Hailstones could hit the flat membrane roofing while traveling 45 to 70 miles per hour, showing that damage is possible at such an impact. Commercial properties have long used various methods during flat roof installation to mitigate this issue. However, can a commercial flat roofing keep up with time?

That is why we want to see how hailstones affect different materials used for flat roofing, whether residential or commercial. 

EPDM rubber is quite resilient when used in commercial roofing, but experiencing consistent large hailstones can puncture the EPDM roofing. It is possible for this membrane roofing to absorb the impact of the small hailstones, but it is not the same when you have bigger hailstones. 

As for modified bitumen, you will notice that the material would resist hail impacts better; however, the material can still suffer surface bruises or structural damage in the case of larger hailstones. 

TPO and PVC membranes are strong against hailstones but can shatter or crack in case of extreme hail impacts. This is common in colder weather when the material is less pliable. 

BUR membranes can work well if you add several layers of this material to the flat roof. However, in the case of continuous hailstones, the top layer can be stripped away, exposing the underlying materials and causing further damage. 

Early Signs of Hail Damage

Before starting the whole process of flat roof replacement, it is good to know the visual indicators of hail damage to better understand the problem. 

Dents are the most obvious indicator that your residential or commercial flat roofs are experiencing hail damage. The dents’ size and depth depend on the dents’ size and depth. The deeper the dent, the larger the hail stones.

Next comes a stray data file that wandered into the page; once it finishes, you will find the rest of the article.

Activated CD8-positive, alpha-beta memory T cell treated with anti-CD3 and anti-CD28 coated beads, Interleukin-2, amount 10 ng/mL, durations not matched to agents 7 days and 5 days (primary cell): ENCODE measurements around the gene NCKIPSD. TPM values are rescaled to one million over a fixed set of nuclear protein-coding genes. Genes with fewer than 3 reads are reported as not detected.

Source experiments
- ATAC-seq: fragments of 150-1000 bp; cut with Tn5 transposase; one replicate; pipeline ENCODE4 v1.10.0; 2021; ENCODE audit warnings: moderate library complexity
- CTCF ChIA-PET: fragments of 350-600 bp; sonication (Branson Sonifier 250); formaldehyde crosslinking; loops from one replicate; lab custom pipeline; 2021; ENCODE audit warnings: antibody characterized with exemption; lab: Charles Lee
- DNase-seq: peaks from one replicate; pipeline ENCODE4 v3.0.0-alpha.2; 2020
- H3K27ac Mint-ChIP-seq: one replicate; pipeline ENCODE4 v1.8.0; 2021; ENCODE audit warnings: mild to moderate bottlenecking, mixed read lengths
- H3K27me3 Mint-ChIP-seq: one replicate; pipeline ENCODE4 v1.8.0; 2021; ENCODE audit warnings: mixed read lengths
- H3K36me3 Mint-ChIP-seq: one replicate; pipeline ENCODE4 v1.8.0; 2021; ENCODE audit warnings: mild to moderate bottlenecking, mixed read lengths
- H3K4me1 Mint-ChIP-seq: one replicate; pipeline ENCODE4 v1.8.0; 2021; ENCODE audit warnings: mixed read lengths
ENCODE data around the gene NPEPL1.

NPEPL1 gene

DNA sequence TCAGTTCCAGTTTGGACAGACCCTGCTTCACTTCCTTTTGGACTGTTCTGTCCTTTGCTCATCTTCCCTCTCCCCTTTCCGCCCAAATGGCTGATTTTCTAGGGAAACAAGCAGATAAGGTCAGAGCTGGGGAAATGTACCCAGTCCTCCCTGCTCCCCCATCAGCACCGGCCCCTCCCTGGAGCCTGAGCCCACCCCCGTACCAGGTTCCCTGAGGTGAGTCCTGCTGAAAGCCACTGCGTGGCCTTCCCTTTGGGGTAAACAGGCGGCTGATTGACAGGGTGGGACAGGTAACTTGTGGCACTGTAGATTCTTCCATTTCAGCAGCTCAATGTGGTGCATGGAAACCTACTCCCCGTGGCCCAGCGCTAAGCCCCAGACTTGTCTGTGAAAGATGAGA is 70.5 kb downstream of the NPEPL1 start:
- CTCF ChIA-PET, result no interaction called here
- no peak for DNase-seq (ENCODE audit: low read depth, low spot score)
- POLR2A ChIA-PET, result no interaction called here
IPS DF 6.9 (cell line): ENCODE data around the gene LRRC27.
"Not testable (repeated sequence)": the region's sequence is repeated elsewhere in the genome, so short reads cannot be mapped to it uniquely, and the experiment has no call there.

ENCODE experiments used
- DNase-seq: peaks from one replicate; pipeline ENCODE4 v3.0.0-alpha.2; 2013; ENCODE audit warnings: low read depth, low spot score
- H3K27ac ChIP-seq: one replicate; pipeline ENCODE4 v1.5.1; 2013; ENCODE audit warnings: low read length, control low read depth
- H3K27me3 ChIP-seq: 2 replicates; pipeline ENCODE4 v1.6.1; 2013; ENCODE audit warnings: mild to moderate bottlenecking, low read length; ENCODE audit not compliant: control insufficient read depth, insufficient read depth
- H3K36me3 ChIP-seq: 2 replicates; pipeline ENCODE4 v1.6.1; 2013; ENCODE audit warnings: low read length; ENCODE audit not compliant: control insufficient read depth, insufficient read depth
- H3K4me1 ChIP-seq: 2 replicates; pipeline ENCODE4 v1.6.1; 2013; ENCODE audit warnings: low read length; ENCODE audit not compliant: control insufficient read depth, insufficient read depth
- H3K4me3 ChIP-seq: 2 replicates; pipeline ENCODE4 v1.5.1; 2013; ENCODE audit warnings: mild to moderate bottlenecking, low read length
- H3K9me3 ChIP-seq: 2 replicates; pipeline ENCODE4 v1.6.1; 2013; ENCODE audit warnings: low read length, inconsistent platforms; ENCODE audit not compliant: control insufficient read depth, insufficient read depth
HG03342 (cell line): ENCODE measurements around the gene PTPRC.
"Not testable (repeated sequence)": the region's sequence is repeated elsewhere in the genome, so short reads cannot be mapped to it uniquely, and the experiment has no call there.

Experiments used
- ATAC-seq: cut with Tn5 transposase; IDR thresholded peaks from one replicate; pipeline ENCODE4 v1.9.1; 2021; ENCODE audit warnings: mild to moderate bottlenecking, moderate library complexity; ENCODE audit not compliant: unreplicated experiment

Sometimes, punctures can occur in EPDM rubber or other flat roofing materials. The punctures or deep gouges are easily visible to the naked eye, and when this happens, the roof loses its waterproof integrity. 

Consistent hail storms also cause a lot of surface damage. Commercial roofing contractors easily identify cracked or shattered areas on the roof, mostly for TPO or PVC roofing material. In addition to dents, you can also see patches on the roof where the hail stones have stripped away the granules on the roofing material. 

Those are just the most common visual signs of hail damage. However, hidden signs can also occur. These include water leaks, structural weakening, and mold and mildew growth. The contractor usually determines these during the inspection process. 

Long Term Considerations 

Repairs remain the best thing you can do for your residential or commercial flat roof. You must always take the first step in inviting the flat roof contractor to inspect and repair the roof when necessary. It helps you mitigate the issues faster before they become an issue later. 

The age of flat commercial roofing systems can also be a factor. When the roofing material reaches the end of its lifespan, no amount of roof repair will help. It even becomes more cost-effective to replace the flat roof rather than repair it again. 

The extent of the damage is also an important factor. A full replacement is better if the damage could affect the roof’s structural integrity.

Consider the frequency of roof repairs. If you find yourself having a roofing contractor over more often, it means the roof is failing, and you are better off replacing it to avoid incurring more costs in repairs and still replacing the roofing membrane eventually. 


Flat roofs look good and can be more practical in some cases rather than having the pitch roof type. You must understand which material was used to protect the flat roof from elements such as hailstones. If you live in hailstone-prone areas, make sure that you always take a step further to reinforce the flat roof and still have scheduled inspections to check if your roof is still in good condition.